spanish politics

Spain’s Former King Juan Carlos Leaves Spain: Alleged Corruption Overshadows His Reign And Threatens His Son Felipe’s

The King Emeritus of Spain—Juan Carlos I— is leaving the country to live in another, unspecified, country amid a financial scandal. Juan Carlos has communicated his decision to his son Felipe VI through a letter that was made official by the Royal House. In spite of Juan Carlos I ‘s alleged financial irregularities, all the Spanish media have acknowledge the historic importance of the 82-year-old former king.


The agreement on the minimum wage and the relative success of the trip to Catalonia encourages the new government

You Have To Sleep…

A.J.A. | President Sánchez has no achievements to show, and by embracing Iglesias and his Bolivarians he has moved to the European extreme left. To try to forge consensus and pacts from there, from political positions that have shown time and time again where they lead (Cuba, Venezuela, the USSR… with economies razed to the ground and people in extreme poverty while their leaders live in dachas), does not seem reasonable. 
Here, Iglesias and his wife, the Minister for Equality, have already got their dacha. And Spain, without a doubt, is going to be devastated… But, on top of that, do we now have to get behind the Government and push? Better try to sleep. It’s not easy to dream a worse nightmare.


The agreement on the minimum wage and the relative success of the trip to Catalonia encourages the new government

The Minimum Wage And The Trip Of Sánchez To Catalonia Encourages The New Government

Joan Tapia (Barcelona) | The PSOE-Podemos Coalition Government has not failed to confront its two main challenges: economic policy and Catalonia. However, now comes the most important issue: to approve the national budget for 2020 for which it needs a vote in favour of ERC. This time the abstention of ERC is not enough, as in the case of the investiture, which was achieved in exchange for the establishment of a dialogue between the governments of Madrid and Barcelona.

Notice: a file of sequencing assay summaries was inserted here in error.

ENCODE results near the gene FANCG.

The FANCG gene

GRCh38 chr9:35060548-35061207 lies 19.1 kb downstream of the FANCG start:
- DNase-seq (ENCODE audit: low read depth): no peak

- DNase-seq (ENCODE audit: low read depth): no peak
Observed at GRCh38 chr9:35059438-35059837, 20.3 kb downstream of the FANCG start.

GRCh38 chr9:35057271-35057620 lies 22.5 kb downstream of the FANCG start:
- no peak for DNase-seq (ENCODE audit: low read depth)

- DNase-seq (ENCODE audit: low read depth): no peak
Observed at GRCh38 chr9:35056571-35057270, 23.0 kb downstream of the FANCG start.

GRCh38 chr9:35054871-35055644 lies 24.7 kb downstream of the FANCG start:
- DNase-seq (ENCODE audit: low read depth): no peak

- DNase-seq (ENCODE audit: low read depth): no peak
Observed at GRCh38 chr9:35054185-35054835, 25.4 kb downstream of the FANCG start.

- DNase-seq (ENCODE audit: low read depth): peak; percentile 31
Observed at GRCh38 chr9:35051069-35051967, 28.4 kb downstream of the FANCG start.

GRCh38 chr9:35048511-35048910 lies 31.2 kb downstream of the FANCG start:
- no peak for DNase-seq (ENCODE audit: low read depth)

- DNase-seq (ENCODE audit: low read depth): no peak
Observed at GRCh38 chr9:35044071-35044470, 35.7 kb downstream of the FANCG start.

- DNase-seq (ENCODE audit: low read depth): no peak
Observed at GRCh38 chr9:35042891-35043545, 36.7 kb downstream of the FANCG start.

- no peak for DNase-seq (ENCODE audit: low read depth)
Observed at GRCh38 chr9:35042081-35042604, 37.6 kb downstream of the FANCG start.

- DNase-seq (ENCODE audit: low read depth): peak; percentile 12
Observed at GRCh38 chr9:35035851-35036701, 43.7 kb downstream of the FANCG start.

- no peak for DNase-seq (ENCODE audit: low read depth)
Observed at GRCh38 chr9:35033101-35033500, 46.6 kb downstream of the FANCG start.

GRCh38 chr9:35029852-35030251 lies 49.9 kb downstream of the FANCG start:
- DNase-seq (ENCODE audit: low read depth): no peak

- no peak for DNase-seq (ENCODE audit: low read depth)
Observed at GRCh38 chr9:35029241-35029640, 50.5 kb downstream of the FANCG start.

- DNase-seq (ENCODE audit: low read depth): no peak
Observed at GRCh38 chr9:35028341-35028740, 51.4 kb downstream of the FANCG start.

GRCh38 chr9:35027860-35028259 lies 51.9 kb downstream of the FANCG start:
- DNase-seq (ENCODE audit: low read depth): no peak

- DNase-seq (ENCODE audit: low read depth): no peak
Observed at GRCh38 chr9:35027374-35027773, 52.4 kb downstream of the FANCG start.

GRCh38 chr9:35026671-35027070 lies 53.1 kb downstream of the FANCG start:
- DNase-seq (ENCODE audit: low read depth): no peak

Unidas Podemos: nepotism, communism and “good governance”

Unidas Podemos: Nepotism, Communism And “Good Governance”

Before it has a president -Pedro Sánchez- Spain has known the names of half of its future cabinet members, the ones appointed by Pablo Iglesias, leader of Unidas Podemos and future vice-president of the PSOE-UP Coalition Government, who, to stress his independence and loyalty to PSOE and President Sánchez, has announced the names of the four ministers (cabinet members) that he, and not Sánchez, has chosen. A good start.

Pedro Sánchez falls short of majority but will likely prevail tuesday

Pedro Sánchez Falls Short of Majority, But Will Likely Prevail Tuesday

Atlantic Sentinel | Left-wing separatists would allow the social democrat to become prime minister a second time. Spanish Socialist Party leader Pedro Sánchez fell short of a absolute majority in Congress on Sunday to become prime minister a second time. However, left-wing separatists from the Basque Country and Catalonia have agreed to abstain from a second vote on Tuesday, which should allow Sánchez to scrape by with a majority of one.


A poker game to make a government

Fernando G. Urbaneja | Spanish politics has become a poker game that has to conclude with the withdrawal of some players to abstention (nationalists) and the sum of favorable cards from others (the left) against the rights. Some variations fit, but they are very unlikely. And another failure that would lead to new elections in 2020 would be possible. But that seems like a catastrophic outcome for all.


Spain without a government

Fernando G. Urbaneja | If governance in Spain was difficult before and leaders apparently lacked the ability of forming stable alliances, now the picture is even more complicated. All leaders except far right party VOX and nationalists have failed, although no one admits it nor takes responsibility.


new spanish elections

Better red than dead

J.P. Marín Arrese | This motto struck by Bertrand Russell galvanised those opposed to the nuclear weapons race. In his view, surrendering to communism stood as a less harmful choice than the dire prospect of massive immolation in a new world war. Fortunately, we skipped confronting the bad and worst alternatives Mr Russell thought would inevitably emerge.


Spanish politics: Fatigue and perplexity weigh in

Ana Fuentes | Spanish politics has settled on a disturbing calendar. This week the government of the social democrat Pedro Sánchez must clarify whether he will reach an agreement with Unidas Podemos or if he will call elections on November 10. It would be the fourth general election in five years. Time plays against and the feeling of uncertainty weighs more and more each day.


Spain's left’s inability to unite against the right

Spain: Political instability at home continues, undermining influence abroad

Shaun Riordan | Pedro Sánchez has failed to secure election as Spain´s Prime Minister in the second investiture vote in the Spanish parliament today. He needed only a simple majority. But the break down in negotiations with Podemos, and their decision to abstain, left Sanchez´ socialist party (PSOE) in a minority. The problems between the two parties seem to have centred not on policy but on the distribution of ministerial portfolios in a coalition government. Sanchez conceded that Podemos could hold ministerial positions, but the far left party complained that the portfolios he offered lacked real substance.